Fotheringhay Castle

Not much to look at now, is it? It was a fairly important castle during the middle ages (Richard III was born here), but saw its moment of stardom as being the place where Mary Queen of Scots was tried and executed in 1587. Hence her burial at nearby Peterborough, until her son James became king of England, and moved her to Westminster Abbey.

Fotheringhay Castle

The castle is almost entirely destroyed, save for this small lump of masonry. Today, the remains sit peacefully beside the River Nene, with a caravan site close by (in case you’re interested!) Also, buried in the church at Fotheringhay (seen in the picture below) is Richard, duke of York, the father of Richard III and Edward IV, and the man who started the Wars of the Roses. Again, for the more historically-inclined among you!

Fotheringhay Castle

There’s a lovely little village called Lyddington not far from Peterborough, in the neighbouring county of Rutland, where the charming Lyddington Bede House can be found:

Lyddington Bede House

This is a wonderful little place, originally a palace for the Bishops of Lincoln (in case you were wondering, the medieval diocese of Lincoln was HUGE, stretching from the modern county right down to Oxfordshire).

Lyddington Bede House

 

Post-reformation, it was converted into a private house, then alms houses. It’s a fascinating little place, with lots of little corners to explore, including the little rooms for the poor that were part of the alms houses conversion:

Lyddington Bede House

Ah, delightful!

Lyddington Bede House

Much closer to the city centre, though, is Flag Fen, a nationally-important site of prehistoric interest, where the great Dr Francis Pryor found the preserved remains of a timber trackway through the fens here in 1982:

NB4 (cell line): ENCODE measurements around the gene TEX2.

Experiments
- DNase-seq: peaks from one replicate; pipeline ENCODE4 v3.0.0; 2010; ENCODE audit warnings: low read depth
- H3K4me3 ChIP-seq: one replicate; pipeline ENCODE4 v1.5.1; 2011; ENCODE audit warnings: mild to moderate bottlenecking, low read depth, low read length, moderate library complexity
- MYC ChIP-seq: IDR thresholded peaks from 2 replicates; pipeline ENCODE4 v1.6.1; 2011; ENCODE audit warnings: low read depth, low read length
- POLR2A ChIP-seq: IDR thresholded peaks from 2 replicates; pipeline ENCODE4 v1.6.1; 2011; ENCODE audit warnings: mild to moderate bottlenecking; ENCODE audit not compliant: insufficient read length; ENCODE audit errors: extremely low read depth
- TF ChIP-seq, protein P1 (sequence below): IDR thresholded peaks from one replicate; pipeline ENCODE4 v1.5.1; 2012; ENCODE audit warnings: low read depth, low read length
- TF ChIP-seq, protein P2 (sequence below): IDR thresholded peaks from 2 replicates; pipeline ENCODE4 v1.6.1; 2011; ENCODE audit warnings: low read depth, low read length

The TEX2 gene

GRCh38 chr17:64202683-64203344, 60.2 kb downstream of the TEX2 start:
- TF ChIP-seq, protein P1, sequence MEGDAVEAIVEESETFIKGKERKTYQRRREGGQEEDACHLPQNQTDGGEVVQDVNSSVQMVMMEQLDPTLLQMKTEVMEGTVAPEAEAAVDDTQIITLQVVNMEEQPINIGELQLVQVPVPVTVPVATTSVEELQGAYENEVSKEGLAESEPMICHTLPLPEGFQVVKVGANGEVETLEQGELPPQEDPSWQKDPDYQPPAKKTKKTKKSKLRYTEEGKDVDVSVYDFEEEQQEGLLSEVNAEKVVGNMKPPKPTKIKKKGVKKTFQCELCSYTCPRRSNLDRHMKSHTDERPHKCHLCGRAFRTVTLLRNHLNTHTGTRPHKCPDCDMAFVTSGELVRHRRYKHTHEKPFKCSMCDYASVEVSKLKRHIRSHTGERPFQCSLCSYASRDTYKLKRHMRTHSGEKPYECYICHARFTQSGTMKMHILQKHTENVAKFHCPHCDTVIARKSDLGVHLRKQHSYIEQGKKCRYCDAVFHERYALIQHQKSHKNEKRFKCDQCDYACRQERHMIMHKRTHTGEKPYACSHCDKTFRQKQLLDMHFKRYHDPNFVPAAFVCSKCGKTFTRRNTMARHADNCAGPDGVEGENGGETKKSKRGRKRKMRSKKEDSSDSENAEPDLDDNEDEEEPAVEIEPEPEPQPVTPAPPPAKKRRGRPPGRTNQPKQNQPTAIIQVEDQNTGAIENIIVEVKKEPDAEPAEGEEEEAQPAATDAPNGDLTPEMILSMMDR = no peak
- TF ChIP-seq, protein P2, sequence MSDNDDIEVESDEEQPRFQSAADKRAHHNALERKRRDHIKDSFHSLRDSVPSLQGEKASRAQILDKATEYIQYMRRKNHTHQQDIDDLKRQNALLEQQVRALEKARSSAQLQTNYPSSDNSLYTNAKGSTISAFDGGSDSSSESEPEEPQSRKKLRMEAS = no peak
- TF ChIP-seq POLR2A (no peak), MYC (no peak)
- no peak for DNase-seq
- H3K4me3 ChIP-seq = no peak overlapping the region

Flag Fen

The timbers themselves are a bit of a jumble, as you can see, but they formed what is believed to have been a ceremonial trackway through the often dangerous fens, and many artifacts have been discovered around the area, left as if in ritual offering. I don’t know about you, but I often find this explanation of “ritual” etc a bit too convenient. It’s a bit of a standing joke that the archaeological label for things not understood is “ritual/funerary”, but anyway.

Flag Fen

The big draw, for me, to prehistory is precisely the fact that we don’t know a lot about the time period. There is an air of true mystery about it that we will most likely never discover. Nevertheless, Dr Pryor has written a truly excellent book on the subject, Britain BC, which I can definitely recommend to you if you’re interested in this sort of stuff!

Flag Fen

I’ve saved until last what is one of my all-time favourite English Heritage places, Kirby Hall.

Kirby Hall

An Elizabethan mansion built in 1570, it is now largely roofless, with parts in ruin. However, there are still some rooms that are serviceable, leading to it being often used as a film set.

Kirby Hall

 

Kirby Hall

The formal gardens are absolutely stunning, and I spent a great deal of time reclining in the shade and enjoying the views.

Kirby Hall

Kirby Hall

Unlike a lot of historic houses that are now shells, there was no great catastrophe at Kirby. Instead, the house was largely neglected throughout the eighteenth century as previous owners had died childless, their estates passing to already-landowning relatives. By the early nineteenth century it was popular with the Romantics who toured the country to visit such places, and I think you’ll agree, it’s easy to see the attraction! I have a great love for ruins, as I’ve already discussed, but I find something altogether wonderful about houses which aren’t crumbling ruins, but are rather just skeletal remains to full gable height. There’s something almost otherworldly about them, without wishing to get too philosophical about it!

Kirby Hall

 

Kirby Hall is definitely worth a visit, anyway. Indeed, Peterborough itself should be more of a destination that is appears to be! I’m definitely making plans to go back soon, at any rate!

Kirby Hall